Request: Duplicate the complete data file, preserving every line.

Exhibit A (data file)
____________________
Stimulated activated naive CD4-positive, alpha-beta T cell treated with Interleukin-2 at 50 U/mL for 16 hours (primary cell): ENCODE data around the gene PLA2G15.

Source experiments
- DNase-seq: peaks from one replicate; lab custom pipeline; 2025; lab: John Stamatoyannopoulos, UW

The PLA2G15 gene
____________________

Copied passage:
Stimulated activated naive CD4-positive, alpha-beta T cell treated with Interleukin-2 at 50 U/mL for 16 hours (primary cell): ENCODE data around the gene PLA2G15.

Source experiments
- DNase-seq: peaks from one replicate; lab custom pipeline; 2025; lab: John Stamatoyannopoulos, UW

The PLA2G15 gene